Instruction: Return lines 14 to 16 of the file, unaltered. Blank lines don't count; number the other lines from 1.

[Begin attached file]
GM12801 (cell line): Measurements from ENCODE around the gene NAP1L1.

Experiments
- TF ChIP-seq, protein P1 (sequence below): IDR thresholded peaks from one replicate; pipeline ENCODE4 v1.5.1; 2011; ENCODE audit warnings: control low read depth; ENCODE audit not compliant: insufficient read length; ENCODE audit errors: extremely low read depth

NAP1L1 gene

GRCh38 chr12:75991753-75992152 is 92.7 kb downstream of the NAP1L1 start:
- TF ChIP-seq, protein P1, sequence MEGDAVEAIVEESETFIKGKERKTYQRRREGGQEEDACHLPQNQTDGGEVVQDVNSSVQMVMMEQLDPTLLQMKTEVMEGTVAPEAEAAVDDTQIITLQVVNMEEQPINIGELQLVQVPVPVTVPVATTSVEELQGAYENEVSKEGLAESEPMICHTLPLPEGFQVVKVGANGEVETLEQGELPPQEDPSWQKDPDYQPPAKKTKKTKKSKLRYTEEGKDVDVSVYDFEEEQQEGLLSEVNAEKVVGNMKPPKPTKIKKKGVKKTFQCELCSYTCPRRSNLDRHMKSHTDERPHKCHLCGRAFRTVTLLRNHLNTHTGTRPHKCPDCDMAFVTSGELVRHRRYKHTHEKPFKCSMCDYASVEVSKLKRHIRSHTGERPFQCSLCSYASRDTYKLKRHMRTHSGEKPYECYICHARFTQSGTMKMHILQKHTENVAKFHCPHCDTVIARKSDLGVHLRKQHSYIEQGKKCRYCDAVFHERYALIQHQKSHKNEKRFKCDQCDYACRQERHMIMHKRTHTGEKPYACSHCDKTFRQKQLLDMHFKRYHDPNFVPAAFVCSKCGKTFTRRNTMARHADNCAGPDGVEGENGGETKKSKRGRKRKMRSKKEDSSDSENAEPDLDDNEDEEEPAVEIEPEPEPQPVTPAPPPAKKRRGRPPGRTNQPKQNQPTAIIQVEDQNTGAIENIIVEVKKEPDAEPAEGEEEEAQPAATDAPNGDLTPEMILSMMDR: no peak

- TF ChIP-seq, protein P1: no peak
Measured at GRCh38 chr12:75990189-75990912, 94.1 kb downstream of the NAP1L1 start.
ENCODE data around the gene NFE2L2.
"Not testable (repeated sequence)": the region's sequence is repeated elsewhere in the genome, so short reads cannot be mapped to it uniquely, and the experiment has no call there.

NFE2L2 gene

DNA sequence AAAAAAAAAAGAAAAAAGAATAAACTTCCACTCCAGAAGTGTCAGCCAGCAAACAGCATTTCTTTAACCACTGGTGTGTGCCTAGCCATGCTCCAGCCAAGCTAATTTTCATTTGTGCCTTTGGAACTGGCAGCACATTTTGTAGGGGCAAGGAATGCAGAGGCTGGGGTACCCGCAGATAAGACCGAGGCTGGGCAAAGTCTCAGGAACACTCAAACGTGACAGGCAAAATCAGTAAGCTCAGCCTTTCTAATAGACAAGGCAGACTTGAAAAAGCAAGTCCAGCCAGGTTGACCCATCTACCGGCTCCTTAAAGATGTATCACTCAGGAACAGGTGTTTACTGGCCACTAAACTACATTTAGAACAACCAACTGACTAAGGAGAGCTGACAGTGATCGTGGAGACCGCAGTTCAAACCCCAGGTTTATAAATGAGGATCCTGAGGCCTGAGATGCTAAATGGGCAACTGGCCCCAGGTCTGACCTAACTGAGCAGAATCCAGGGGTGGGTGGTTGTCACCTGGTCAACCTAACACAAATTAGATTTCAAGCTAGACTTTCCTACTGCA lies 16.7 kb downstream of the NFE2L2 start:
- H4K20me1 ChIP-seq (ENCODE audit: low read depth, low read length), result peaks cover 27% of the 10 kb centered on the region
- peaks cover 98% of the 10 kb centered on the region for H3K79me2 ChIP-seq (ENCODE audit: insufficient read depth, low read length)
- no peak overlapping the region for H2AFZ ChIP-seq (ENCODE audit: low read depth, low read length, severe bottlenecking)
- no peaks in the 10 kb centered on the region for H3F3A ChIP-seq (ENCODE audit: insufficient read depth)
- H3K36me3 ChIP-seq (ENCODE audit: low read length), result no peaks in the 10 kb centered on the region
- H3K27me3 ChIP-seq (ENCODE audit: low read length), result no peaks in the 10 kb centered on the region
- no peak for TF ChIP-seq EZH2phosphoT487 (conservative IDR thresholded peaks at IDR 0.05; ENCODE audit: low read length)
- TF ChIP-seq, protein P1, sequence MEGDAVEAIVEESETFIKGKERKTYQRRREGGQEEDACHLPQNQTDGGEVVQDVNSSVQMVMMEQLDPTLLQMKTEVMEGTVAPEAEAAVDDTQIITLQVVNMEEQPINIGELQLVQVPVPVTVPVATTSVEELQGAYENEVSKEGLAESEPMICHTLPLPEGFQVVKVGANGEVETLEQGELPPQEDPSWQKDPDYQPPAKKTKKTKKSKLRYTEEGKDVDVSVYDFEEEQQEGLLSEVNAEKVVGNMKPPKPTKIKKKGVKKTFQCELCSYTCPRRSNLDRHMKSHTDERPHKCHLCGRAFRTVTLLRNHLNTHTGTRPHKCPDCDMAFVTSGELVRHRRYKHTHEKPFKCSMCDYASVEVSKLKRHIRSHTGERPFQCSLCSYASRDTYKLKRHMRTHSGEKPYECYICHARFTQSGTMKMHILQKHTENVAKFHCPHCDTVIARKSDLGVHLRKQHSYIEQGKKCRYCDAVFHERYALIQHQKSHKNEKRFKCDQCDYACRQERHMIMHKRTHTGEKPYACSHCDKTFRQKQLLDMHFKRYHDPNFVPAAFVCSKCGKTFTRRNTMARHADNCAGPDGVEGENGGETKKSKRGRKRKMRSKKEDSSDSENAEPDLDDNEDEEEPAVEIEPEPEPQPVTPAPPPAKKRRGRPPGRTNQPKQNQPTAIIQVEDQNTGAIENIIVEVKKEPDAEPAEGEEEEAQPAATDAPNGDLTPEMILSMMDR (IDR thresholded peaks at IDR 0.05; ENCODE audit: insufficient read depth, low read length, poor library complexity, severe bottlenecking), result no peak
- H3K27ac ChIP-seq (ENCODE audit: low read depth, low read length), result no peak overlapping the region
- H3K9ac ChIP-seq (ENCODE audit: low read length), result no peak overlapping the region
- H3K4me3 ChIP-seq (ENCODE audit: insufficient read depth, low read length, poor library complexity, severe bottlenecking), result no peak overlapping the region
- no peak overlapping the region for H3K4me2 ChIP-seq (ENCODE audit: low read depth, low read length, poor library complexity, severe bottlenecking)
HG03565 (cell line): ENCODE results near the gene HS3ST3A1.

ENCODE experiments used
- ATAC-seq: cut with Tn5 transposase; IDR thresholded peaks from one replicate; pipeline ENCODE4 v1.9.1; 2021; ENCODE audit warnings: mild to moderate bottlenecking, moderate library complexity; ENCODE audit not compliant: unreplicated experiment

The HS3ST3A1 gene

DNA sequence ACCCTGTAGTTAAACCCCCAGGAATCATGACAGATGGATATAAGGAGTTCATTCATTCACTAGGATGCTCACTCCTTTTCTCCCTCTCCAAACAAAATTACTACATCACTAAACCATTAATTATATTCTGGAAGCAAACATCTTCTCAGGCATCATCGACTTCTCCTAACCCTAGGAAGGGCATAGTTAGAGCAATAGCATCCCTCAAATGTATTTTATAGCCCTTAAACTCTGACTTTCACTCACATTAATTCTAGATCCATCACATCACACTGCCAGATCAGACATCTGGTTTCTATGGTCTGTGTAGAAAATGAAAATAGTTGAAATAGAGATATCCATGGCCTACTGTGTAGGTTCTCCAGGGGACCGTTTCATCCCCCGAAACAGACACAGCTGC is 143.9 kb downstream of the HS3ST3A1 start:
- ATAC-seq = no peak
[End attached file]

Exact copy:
- peaks cover 98% of the 10 kb centered on the region for H3K79me2 ChIP-seq (ENCODE audit: insufficient read depth, low read length)
- no peak overlapping the region for H2AFZ ChIP-seq (ENCODE audit: low read depth, low read length, severe bottlenecking)
- no peaks in the 10 kb centered on the region for H3F3A ChIP-seq (ENCODE audit: insufficient read depth)